Mr. Robot Season 2 Premiere Review

Mr. Robot wisely takes a step back to reestablish itself for round two in a two-part premiere.

This Mr. Robot review contains spoilers

Mr. Robot Season 2 Episode 1

There’s an interesting, understated moment near the end of “,” the typically byzantine spelled title of “Part One” of the Mr. Robot season 2 premiere.

A woman is in line at Evil Corp’s Bank of E, desperately trying to show the teller behind the counter that she has paid off all her bills with the bank but the teller isn’t having it. The teller says that since F Society hacked into Evil Corp’s systems and erased all of their consumers’ debts, people have been presenting falsified documents showing that they’ve paid off their debts.

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It’s interesting because it goes so far against the unbridled and unfocused euphoria that closed out USA Network’s surprising flagship drama in its first season. By the end of season one, Elliot and F Society had won! They wiped out everyone’s debts. The banks were screwed and the people were liberated. Now in season 2 here we find out that the banking system in the United States doesn’t just view the absence of debt as proof that people are no longer in debt to them. Instead, it’s a sign that everyone is in debt to them until they can prove otherwise.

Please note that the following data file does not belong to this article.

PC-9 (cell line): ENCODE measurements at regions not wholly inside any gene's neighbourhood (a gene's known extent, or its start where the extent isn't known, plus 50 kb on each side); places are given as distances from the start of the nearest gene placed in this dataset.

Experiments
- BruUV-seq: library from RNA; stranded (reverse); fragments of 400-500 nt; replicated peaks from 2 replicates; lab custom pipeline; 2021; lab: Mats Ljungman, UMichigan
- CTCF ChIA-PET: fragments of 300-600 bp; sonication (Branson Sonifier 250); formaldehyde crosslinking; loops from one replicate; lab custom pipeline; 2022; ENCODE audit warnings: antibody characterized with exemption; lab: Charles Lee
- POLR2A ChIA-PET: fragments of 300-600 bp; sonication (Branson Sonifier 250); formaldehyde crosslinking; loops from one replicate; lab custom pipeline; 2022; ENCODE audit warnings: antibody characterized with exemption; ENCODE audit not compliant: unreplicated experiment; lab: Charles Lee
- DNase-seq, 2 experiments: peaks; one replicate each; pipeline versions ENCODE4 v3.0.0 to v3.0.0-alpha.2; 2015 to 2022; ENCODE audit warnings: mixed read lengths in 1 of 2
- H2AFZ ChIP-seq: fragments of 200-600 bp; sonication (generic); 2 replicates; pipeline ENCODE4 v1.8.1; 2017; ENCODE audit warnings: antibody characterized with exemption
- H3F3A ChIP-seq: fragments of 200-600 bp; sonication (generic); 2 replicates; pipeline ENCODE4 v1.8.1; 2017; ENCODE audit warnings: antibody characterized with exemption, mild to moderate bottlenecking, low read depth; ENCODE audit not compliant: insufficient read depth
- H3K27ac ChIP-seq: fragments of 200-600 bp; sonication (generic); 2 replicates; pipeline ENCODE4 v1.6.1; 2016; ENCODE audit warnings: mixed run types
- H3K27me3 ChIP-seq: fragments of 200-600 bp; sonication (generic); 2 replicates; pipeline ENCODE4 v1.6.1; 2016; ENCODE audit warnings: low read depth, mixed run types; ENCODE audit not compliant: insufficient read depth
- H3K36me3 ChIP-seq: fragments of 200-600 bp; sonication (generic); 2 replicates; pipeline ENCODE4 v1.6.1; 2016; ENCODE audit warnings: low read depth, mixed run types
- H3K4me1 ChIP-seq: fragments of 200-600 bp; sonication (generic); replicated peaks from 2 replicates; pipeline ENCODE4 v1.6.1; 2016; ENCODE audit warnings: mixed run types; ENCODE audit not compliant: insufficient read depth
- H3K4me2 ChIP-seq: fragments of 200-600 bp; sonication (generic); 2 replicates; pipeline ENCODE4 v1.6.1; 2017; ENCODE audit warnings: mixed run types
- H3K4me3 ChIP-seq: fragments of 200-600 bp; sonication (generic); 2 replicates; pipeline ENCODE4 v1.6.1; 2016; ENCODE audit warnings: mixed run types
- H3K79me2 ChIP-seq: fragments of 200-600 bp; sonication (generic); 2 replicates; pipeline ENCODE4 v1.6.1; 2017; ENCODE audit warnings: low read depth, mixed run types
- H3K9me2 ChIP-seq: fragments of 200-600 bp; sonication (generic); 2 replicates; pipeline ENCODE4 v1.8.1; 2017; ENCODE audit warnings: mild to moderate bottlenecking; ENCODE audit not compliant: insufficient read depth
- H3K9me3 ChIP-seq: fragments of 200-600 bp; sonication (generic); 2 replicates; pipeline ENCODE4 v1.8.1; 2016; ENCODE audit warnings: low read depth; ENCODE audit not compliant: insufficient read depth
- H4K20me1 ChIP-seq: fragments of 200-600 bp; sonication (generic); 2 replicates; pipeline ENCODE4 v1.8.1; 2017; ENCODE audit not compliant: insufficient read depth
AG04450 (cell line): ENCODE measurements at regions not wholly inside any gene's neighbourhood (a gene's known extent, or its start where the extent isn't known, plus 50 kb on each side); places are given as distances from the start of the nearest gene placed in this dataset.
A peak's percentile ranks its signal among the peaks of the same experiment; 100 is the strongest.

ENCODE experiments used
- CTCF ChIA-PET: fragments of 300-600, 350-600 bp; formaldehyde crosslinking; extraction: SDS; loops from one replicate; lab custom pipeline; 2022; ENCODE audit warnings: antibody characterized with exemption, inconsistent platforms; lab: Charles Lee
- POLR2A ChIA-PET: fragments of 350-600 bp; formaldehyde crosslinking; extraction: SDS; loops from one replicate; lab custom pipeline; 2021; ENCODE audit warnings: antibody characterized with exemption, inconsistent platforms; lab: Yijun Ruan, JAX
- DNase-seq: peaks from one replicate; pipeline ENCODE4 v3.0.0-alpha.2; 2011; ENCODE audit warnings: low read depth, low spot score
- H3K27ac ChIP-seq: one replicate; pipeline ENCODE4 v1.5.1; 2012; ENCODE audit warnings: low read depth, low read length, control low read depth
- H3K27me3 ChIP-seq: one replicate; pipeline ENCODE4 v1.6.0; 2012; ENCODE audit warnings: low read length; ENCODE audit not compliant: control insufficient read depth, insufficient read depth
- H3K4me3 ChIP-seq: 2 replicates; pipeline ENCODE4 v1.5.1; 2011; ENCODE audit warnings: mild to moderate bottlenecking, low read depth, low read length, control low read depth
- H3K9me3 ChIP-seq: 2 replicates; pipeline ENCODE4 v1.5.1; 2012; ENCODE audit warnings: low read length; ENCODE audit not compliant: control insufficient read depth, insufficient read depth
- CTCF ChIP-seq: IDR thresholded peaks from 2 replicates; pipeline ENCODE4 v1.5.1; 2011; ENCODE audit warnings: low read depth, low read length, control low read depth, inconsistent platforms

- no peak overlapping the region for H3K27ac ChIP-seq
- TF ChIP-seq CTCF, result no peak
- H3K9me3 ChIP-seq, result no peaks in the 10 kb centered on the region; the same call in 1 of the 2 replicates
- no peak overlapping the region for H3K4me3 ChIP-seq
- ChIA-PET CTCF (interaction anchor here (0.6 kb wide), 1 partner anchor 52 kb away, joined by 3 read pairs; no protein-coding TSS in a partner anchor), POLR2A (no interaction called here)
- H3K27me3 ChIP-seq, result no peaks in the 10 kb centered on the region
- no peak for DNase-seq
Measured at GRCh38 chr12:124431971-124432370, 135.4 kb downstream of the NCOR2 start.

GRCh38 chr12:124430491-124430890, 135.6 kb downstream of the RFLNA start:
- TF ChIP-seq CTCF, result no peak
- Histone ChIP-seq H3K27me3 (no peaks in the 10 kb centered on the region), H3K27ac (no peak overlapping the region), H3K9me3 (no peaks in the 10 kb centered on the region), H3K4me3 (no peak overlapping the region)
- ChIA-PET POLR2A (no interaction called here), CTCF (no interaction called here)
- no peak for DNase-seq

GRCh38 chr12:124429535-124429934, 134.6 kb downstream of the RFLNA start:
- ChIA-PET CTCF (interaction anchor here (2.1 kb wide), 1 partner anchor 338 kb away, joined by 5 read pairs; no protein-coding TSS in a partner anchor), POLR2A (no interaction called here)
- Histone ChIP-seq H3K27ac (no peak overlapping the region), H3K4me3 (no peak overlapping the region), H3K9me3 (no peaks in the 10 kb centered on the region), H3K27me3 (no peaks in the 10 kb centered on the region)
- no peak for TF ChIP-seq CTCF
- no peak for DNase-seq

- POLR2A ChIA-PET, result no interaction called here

On one hand, that’s pretty frustrating narratively. It promptly cuts the legs out from a lot of momentum Mr. Robot had going into season 2. Sure, there are signs of financial catastrophe. President Obama regularly appears on television warning of grave financial consequences, people pay for almost everything in cash and the Wall Street bull gets fixed. On the other hand though, how much has really changed?

As a grand statement on society and the entrenched nature of those in power and those underneath, it’s logical and satisfying. As a next step in a fun story, it’s a little frustrating.

Still, it might have been the best way to begin season 2. “Unmasked”* takes all the momentum and lingering mystery from season one and immediately puts them on hold to reestablish itself as a seasonal story with presumably a beginning, a middle and an end.